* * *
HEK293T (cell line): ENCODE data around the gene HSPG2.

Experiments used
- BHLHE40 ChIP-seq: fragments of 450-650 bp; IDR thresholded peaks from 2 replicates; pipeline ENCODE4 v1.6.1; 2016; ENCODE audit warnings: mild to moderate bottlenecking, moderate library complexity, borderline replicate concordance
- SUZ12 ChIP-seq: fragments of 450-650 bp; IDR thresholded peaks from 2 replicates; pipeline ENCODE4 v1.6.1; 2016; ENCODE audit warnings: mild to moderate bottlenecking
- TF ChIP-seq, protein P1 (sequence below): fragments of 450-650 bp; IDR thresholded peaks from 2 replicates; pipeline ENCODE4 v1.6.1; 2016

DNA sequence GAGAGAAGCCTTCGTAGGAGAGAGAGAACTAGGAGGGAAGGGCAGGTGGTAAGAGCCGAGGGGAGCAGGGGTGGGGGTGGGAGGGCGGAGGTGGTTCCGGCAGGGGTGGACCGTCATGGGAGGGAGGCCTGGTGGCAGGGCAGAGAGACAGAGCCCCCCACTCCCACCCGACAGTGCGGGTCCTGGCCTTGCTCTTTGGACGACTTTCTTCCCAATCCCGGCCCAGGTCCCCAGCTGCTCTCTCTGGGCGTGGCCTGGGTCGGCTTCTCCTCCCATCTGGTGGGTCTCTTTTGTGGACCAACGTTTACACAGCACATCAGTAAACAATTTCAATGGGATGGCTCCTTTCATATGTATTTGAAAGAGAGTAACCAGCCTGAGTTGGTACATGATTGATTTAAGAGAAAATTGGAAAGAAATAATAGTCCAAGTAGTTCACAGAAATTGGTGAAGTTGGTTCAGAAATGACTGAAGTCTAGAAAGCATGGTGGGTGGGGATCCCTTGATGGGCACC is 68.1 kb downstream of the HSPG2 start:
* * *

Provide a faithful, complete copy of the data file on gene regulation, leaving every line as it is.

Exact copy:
HEK293T (cell line): ENCODE data around the gene HSPG2.

Experiments used
- BHLHE40 ChIP-seq: fragments of 450-650 bp; IDR thresholded peaks from 2 replicates; pipeline ENCODE4 v1.6.1; 2016; ENCODE audit warnings: mild to moderate bottlenecking, moderate library complexity, borderline replicate concordance
- SUZ12 ChIP-seq: fragments of 450-650 bp; IDR thresholded peaks from 2 replicates; pipeline ENCODE4 v1.6.1; 2016; ENCODE audit warnings: mild to moderate bottlenecking
- TF ChIP-seq, protein P1 (sequence below): fragments of 450-650 bp; IDR thresholded peaks from 2 replicates; pipeline ENCODE4 v1.6.1; 2016

DNA sequence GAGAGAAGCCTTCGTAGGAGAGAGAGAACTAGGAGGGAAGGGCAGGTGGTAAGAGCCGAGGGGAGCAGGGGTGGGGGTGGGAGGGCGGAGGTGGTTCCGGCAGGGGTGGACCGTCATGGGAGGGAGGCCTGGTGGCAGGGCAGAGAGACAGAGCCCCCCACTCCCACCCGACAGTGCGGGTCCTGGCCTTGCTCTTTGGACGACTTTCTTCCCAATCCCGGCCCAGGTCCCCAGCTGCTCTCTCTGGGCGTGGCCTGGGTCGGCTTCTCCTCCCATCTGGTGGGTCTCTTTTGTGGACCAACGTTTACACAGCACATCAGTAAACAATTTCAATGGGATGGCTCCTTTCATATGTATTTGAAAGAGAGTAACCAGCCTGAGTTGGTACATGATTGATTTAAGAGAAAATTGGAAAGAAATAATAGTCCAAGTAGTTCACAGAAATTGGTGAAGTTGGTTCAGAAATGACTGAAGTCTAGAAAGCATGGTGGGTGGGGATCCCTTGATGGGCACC is 68.1 kb downstream of the HSPG2 start: